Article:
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Being a publicist is hard work, but public relations pros may have all the right answers when it comes to landing a job or advancing up the corporate ladder. In "Be Your Own Best Publicist: How to Use PR Techniques to Get Noticed, Hired and Rewarded," publicists Jessica Kleiman and Meryl Weinsaft Cooper share their advice on how to use classic, well-tested PR techniques to get ahead.
Want to get a job or build your brand with the media savvy of a publicist? Here's what to do:
When online, keep it professional
You don't need to keep up with all the social networks, but make sure to set your best foot forward when it comes to Facebook friends, Twitter followers and LinkedIn connections. "You may think that tweeting 'My job sucks' or 'I'm so hung over today' is innocent, but if your boss or a potential employer reads that, it could reflect poorly on you," says Jessica Kleiman, co-author and vice president of public relations at Hearst Magazines. "In PR, we like to consider everything 'on the record' because you never know who's sitting next to you when you're complaining on the train or who's reading your online profile."
Craft a message
With little time to pitch a service or product to reporters, it's important for publicists to be concise with what they want to say. "The first thing we do when we get a new client or project is to map out our key messages," says co-author Meryl Weinsaft Cooper and managing director at DeVries Public Relations. "Think about the three things you want people to know about you and then consider how you plan to communicate that in your resume and, ultimately, in a job interview." With so many job applicants, being able to weave a concise message to capture a recruiter's or hiring manager's attention is key.
Do your research
"Never go into a job interview without having researched the company," Kleiman says. "We would never pitch a reporter without having looked up [the reporter's] last few stories or knowing what kinds of topics the outlet covers." To prep for the interview, talk to current employees at the company, read industry blogs and make sure you understand what this company and position is really about. The more you know about a particular company and job opening the easier it will be to tailor your experience and explain why you're really a fit.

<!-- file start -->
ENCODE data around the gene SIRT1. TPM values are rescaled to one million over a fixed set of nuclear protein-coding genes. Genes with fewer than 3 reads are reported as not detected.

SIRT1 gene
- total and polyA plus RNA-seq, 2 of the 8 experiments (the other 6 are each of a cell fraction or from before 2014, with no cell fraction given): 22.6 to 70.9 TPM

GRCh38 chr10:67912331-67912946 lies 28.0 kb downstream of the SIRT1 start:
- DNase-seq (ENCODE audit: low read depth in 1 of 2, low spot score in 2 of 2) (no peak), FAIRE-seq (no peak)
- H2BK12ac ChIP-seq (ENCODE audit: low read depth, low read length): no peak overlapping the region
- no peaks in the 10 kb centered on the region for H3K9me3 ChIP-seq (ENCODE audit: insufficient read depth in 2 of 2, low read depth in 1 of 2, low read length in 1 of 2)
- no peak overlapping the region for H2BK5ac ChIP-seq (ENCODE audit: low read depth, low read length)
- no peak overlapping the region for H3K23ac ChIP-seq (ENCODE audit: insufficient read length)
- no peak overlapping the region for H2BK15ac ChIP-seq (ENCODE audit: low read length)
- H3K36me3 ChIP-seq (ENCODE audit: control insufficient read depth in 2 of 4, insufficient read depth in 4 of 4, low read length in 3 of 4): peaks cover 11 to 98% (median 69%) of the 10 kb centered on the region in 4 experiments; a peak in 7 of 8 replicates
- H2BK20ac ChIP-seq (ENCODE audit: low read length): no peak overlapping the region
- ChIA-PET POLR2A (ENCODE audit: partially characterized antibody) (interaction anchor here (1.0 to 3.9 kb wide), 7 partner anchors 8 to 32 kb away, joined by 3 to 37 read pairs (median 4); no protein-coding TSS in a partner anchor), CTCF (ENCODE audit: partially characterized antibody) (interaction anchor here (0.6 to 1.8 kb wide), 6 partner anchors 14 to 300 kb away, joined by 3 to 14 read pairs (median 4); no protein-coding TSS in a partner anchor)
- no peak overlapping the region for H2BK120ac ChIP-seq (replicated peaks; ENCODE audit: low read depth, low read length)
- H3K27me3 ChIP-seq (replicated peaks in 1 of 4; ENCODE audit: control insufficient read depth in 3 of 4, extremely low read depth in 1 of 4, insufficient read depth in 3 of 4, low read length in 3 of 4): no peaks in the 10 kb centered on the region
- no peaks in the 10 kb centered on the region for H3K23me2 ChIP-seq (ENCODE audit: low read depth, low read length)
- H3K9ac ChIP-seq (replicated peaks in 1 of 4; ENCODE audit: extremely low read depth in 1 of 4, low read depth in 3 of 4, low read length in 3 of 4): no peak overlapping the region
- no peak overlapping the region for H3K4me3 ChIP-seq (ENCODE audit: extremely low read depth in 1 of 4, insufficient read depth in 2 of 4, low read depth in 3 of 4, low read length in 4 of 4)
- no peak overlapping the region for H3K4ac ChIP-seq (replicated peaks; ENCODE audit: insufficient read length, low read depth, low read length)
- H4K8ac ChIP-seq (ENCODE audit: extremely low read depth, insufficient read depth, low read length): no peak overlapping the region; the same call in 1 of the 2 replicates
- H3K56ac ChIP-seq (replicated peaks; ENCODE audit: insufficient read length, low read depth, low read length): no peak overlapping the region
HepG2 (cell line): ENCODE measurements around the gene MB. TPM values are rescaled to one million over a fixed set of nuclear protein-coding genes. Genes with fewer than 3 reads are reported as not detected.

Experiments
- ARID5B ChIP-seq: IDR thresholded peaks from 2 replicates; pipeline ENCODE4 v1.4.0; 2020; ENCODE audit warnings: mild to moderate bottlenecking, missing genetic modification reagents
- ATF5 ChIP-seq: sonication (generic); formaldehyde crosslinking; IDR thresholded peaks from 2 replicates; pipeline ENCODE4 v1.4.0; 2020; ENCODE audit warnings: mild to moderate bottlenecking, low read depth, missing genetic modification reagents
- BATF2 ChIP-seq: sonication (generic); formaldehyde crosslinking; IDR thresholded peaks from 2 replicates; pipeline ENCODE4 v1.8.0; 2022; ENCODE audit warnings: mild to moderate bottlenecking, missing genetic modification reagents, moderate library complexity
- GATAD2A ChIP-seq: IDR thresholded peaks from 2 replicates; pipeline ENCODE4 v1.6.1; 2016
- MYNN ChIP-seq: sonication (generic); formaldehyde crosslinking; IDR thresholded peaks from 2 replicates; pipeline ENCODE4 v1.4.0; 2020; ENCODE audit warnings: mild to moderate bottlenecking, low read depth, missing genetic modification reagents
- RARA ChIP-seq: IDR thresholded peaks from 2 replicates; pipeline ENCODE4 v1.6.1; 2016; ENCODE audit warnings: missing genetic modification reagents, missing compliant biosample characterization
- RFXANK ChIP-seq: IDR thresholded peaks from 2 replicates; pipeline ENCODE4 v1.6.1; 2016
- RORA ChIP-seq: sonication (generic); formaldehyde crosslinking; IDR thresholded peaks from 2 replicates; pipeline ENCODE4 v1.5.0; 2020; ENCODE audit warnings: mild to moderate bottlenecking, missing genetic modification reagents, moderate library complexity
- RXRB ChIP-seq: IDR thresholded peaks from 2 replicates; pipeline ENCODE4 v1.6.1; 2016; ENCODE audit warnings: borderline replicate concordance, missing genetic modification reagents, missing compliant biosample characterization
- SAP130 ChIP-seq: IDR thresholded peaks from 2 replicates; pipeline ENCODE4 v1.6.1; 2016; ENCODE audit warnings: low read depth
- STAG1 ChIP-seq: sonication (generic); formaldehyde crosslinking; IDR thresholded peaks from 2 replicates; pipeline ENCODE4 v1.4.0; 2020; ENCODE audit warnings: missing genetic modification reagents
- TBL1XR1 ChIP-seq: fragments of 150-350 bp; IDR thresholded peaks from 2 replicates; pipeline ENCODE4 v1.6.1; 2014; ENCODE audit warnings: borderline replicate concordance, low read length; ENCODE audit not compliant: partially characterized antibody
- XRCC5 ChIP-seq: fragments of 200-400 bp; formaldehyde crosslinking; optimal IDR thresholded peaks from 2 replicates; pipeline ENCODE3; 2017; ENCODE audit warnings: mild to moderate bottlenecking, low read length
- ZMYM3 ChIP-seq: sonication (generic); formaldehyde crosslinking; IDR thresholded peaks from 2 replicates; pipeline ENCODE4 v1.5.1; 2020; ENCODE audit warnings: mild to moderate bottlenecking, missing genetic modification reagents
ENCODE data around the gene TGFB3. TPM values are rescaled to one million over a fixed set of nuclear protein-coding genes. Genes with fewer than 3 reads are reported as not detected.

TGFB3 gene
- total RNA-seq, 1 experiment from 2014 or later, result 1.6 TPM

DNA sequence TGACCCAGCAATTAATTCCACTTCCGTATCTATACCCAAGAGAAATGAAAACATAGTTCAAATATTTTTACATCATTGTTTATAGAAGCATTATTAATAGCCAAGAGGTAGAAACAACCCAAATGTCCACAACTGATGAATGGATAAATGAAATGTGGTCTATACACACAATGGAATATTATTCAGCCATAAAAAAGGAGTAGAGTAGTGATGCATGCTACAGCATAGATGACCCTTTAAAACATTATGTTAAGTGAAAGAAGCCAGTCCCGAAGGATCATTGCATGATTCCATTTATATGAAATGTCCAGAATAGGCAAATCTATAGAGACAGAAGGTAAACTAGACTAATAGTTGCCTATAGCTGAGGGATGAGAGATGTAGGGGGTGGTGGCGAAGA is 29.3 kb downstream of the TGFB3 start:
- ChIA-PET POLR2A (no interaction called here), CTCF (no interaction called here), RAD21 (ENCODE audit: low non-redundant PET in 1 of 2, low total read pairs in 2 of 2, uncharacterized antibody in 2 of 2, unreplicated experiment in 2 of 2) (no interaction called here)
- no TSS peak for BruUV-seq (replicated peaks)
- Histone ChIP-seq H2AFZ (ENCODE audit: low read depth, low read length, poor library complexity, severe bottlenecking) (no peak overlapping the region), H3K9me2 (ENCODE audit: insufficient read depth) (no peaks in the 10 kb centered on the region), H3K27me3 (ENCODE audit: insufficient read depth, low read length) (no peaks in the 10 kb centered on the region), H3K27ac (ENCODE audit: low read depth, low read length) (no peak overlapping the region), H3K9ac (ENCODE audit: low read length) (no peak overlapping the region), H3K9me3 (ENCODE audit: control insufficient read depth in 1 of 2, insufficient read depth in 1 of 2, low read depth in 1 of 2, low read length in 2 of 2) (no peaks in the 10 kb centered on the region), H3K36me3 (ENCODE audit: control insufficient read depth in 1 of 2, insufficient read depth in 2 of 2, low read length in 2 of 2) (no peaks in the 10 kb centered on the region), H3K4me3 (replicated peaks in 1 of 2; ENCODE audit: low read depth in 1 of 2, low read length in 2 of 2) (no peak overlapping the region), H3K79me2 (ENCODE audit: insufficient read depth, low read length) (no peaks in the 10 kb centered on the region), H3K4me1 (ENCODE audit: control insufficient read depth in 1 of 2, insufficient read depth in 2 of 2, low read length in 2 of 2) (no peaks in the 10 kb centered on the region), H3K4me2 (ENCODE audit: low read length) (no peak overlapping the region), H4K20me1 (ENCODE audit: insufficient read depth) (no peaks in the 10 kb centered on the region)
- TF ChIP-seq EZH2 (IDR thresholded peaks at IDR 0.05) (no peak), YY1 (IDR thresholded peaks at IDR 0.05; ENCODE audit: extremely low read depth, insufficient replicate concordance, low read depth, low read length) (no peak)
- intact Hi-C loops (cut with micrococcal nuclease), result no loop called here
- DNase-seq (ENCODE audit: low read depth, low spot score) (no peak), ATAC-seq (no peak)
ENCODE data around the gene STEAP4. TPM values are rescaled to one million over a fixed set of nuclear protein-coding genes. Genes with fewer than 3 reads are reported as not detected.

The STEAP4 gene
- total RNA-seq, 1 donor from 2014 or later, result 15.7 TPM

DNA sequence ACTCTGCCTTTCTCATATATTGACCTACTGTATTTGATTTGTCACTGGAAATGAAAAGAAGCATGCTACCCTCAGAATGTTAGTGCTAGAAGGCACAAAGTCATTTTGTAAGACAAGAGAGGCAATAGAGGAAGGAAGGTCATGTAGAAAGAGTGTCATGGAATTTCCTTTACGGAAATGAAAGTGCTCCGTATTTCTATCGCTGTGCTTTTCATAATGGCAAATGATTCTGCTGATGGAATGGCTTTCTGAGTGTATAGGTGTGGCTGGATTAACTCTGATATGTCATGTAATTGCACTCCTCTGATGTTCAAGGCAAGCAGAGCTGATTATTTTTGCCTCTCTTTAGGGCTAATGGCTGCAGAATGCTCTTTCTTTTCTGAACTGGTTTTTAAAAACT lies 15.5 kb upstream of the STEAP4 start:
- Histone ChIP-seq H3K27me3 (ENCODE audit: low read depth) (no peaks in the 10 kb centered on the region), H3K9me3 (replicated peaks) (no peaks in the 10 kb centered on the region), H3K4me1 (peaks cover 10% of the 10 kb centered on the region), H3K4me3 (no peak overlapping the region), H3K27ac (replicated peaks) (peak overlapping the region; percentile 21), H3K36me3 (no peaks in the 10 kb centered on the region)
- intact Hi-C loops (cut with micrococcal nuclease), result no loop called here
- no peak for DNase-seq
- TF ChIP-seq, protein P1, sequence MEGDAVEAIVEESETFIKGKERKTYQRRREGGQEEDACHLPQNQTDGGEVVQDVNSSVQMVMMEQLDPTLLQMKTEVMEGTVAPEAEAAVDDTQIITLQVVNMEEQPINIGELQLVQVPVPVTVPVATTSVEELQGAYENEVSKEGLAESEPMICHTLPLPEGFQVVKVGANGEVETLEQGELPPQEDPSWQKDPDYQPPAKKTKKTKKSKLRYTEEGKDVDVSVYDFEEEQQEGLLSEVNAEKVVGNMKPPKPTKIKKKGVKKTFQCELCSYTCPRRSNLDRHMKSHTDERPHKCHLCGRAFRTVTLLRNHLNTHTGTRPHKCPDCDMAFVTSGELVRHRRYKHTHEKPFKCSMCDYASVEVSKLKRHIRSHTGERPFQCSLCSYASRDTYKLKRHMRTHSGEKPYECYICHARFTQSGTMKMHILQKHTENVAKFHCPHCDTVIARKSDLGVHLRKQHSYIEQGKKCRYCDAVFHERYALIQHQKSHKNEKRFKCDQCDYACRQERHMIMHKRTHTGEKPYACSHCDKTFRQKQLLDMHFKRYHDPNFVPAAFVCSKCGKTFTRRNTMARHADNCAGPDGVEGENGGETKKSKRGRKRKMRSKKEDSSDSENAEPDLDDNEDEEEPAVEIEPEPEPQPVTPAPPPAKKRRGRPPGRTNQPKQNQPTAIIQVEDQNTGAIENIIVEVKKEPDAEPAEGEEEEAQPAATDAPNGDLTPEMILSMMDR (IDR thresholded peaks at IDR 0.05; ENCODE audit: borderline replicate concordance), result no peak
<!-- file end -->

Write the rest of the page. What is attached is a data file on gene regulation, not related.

Don't be afraid of rejection
Even when approaching a dream company, don't be paralyzed by the thought of rejection, say the book's authors. Knowing how to deal with frequent rejection is part of the process as a publicist and is an especially relevant skill in times of high unemployment. At times, publicists send out a 100 inquiries to get just one or two responses, the authors point out.
Forget instant gratification
One of the skills most publicists learn right off the bat is that nothing pays off instantly. Instead take time to really craft and slowly build relationships. Many publicists need to constantly call their connections to get a positive response and following-up is often a large part of the job. Use the same tactics to get ahead in your job search. Instead of sending a cover letter and forgetting about that specific hiring manager or recruiter, be persistent and continue to follow-up without outright nagging. Building long-term relationships means they'll think of you when an opportunity arises.
Make it constant
Being a publicist is a 24-7 job, and like a job search, requires constant upkeep. Just like publicists need to keep tabs on how their specific product, person or service is doing -- job seekers should keep up with new opportunities, add to their experience and understand the changes in their industry. "While many celebrities and politicians have teams of PR experts working with them to build and manage their images, anyone can use the same skills to promote their talents and accomplishments in the workplace," Kleiman says.
Alina Dizik researches and writes about job search strategy, career management, hiring trends and workplace issues for CareerBuilder.com. Follow @CareerBuilder on Twitter.
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